You can’t wear stuff if the stuff doesn’t exist, so you have to change that. Use the hard sought for materials that you’ve now gathered to make your idea come to life! It’s not going to be easy, or at least don’t expect it to be, but never fret! Practice truly does make perfect. Take Svetlana Quindt, a.k.a Kamui Cosplay, who has been doing this thing for about 15 years and is now unofficially regarded as the Queen of Cosplay. So it will take time to get the results you so long for, but whatever you do will look great!

Following people like Kamui on Instagram, and YouTube will help you slowly build up your skills. You’re never done learning, even in cosplay. Just keep at it!

#5 Wear the stuff

Great! You’ve worked hard to make your cosplay, and now you’re ready to show it off to the world. And that’s exactly what you should do. Wear it for cons, for photoshoots, picnics, anywhere. Just make sure that wherever you wear your cosplay to that you adhere to the venue’s rules. It’s a “don’t go wearing a demon character to a church” kind of thing, you know? Most places don’t allow real weapons, so don’t try and sneak in your very real, very sharp katana or something.

Again, if you do wear your cosplay, please give credit where credit is due. Even if your best friend was the one that took a photo of you while you were farting in the corner of a convention hall. If you post it, you give credit. Same goes for artists, people who made parts or your whole cosplay, etc etc. You get my point.

Seraphim – @cowbuttcrunchies Photography – @sorairo-days

#6 Do it all over again

This one’s self-explanatory, really.

Once you’ve tasted the sweet nectar of cosplay, you’d be hard pressed to not find yourself looking at another character and thinking how you’d like to cosplay them. It’s a really fun and rewarding hobby, so I do recommend that everyone try it at least once.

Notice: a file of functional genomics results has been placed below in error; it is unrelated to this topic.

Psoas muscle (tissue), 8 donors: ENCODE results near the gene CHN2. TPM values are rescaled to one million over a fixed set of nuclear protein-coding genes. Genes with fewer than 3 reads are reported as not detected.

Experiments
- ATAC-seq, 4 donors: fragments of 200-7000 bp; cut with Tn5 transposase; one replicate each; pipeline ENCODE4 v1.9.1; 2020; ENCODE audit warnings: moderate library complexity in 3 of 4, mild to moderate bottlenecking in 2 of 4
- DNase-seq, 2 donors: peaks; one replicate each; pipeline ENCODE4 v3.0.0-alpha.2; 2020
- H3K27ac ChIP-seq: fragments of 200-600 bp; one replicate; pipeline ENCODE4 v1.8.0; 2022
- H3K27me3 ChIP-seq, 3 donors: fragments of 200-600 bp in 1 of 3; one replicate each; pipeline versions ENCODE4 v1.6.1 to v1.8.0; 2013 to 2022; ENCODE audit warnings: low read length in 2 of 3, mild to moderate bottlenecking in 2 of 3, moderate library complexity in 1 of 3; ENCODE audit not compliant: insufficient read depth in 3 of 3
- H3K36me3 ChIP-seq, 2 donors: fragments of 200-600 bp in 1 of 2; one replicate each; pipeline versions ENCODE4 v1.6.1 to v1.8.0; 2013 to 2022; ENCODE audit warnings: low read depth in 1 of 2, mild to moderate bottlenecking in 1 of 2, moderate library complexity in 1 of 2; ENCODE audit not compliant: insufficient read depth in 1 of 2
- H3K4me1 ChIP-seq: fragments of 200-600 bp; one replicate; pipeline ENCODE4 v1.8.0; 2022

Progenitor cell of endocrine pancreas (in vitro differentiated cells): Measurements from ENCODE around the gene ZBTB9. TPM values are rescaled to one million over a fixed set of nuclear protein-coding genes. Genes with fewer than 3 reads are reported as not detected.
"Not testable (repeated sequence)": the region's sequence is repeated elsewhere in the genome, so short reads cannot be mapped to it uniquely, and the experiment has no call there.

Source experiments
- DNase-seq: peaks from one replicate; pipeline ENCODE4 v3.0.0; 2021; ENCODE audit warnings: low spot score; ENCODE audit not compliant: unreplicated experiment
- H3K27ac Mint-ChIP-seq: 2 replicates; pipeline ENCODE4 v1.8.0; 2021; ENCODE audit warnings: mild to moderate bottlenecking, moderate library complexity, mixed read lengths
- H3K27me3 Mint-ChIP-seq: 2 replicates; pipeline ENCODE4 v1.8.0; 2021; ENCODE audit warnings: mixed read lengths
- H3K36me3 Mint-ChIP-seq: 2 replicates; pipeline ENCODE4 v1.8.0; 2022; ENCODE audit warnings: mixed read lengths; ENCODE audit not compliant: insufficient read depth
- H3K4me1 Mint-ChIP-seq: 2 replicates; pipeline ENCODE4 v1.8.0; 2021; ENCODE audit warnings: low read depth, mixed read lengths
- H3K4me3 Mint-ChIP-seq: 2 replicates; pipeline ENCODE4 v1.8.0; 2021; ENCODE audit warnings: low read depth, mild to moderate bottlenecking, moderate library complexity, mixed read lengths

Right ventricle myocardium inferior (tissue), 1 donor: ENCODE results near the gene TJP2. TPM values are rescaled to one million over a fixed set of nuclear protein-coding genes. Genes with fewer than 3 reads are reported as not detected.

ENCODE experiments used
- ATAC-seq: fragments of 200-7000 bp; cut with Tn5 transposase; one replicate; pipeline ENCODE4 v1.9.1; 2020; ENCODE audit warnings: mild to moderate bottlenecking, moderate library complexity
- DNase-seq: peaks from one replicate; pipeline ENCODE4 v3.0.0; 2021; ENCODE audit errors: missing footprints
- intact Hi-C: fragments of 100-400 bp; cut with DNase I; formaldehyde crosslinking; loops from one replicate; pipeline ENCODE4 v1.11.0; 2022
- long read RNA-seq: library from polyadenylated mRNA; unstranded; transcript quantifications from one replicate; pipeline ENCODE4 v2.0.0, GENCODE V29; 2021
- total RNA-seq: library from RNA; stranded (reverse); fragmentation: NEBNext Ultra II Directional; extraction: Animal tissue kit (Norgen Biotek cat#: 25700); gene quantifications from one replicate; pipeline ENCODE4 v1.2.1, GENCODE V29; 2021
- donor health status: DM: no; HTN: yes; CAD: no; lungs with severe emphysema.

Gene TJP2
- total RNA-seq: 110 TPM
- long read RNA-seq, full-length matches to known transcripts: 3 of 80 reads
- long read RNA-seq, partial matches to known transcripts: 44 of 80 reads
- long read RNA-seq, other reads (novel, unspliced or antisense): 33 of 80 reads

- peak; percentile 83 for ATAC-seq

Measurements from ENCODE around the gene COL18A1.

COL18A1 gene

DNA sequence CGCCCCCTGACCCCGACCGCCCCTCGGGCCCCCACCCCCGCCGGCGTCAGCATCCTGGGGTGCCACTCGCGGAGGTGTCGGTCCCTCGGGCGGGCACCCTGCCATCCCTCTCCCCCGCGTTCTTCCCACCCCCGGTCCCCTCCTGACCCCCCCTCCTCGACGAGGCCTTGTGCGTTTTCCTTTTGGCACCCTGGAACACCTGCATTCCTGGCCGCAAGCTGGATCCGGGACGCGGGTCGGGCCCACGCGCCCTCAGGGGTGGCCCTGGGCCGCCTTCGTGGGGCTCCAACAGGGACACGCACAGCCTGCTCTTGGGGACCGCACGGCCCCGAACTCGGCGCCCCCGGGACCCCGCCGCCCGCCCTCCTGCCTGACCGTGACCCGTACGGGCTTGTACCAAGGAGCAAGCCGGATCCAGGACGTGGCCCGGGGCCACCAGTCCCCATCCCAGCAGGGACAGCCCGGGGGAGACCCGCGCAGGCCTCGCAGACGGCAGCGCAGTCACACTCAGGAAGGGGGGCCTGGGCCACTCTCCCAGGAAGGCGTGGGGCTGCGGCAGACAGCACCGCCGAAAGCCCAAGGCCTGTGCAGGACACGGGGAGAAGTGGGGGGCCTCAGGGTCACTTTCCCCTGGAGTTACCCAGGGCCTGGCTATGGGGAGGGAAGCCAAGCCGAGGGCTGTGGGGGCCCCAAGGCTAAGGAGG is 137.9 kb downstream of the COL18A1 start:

Bonus Round: Cosplay Etiquette

NB: Cosplay is not consent.

While it’s unbelievably fun to be a cosplayer, there are some things people do at conventions and the like that makes it a lot less fun for us all. And it tends to be behaviour that would be inexcusable in any other non-cosplay related situation, which really confuses me as to why people do it. There has been a campaign running for years now that tries to carry across the message that cosplay is not consent, but that doesn’t seem to be sinking in. Like, at all.

The rule of thumb when it comes to cosplayers is to always ask for permission. No ifs, buts, or maybes about it. If you want to take a photo, put your hand on their back during the said photo, give them a hug, touch their props, or quite literally anything to do with their bodies, just ask. Sometimes your request will be declined, but that’s the cosplayer’s choice to do so.

If a stranger walked up to you in a public setting (sometimes it also happens in a public bathroom) and just grabs your phone or bag out of your hand you wouldn’t be very happy, now would you? What if some stranger walks past your normally-dressed significant other, and just grabs their ass? Or their breasts? Or their crotch? Both you and your SO wouldn’t be very happy, huh? So why is it that con-goers do this to cosplayers?

Basically what I’m getting at is that if you wouldn’t want your sister or brother to be treated like this, then don’t do it. We cosplayers live to share joy while walking around as our favourite characters, but cosplay is not consent.

Designed by Amy Reeder

A twofer: Anyone can cosplay, and buying cosplays still count

I didn’t think these two needed their own sections (read: I was getting tired) so I combined them.  They are straightforward and easy to remember: Anyone can cosplay anything, no matter your race/size/gender, if anyone says otherwise send them to me and I’ll set them straight, and buying a cosplay (commissioned or from an online store) is still cosplaying. You don’t have to make everything yourself for it to count as a cosplay. Heck, don’t make any part of it and it’ll still count. What counts is that you’re wearing it and that you’re having fun.

I bought my first costume off of AliExpress, and wore it to this year’s ICON, and it was such a wonderful experience. My character was a very petite, small Japanese girl, while I am so far removed from any of those things, you’d laugh. But that doesn’t matter! What mattered was the fun I was having, and that I felt comfortable. And ultimately, that’s all I want for you whenever you decide to join our community.

I really hope this list helped! I tried to simplify everything so that you wouldn’t feel overwhelmed but the work that goes into cosplay. If you have any questions, I’ll try my best to answer them, and assist in any way I can. Or maybe you have a tip for new cosplayers, as well? Drop them in the comments for all to see!

PS. I made a video a while back about all the things I learned from my last armour build if you’re interested.

I obviously don't know anything about games. I'm just here for the free food, and to push my feminist agenda.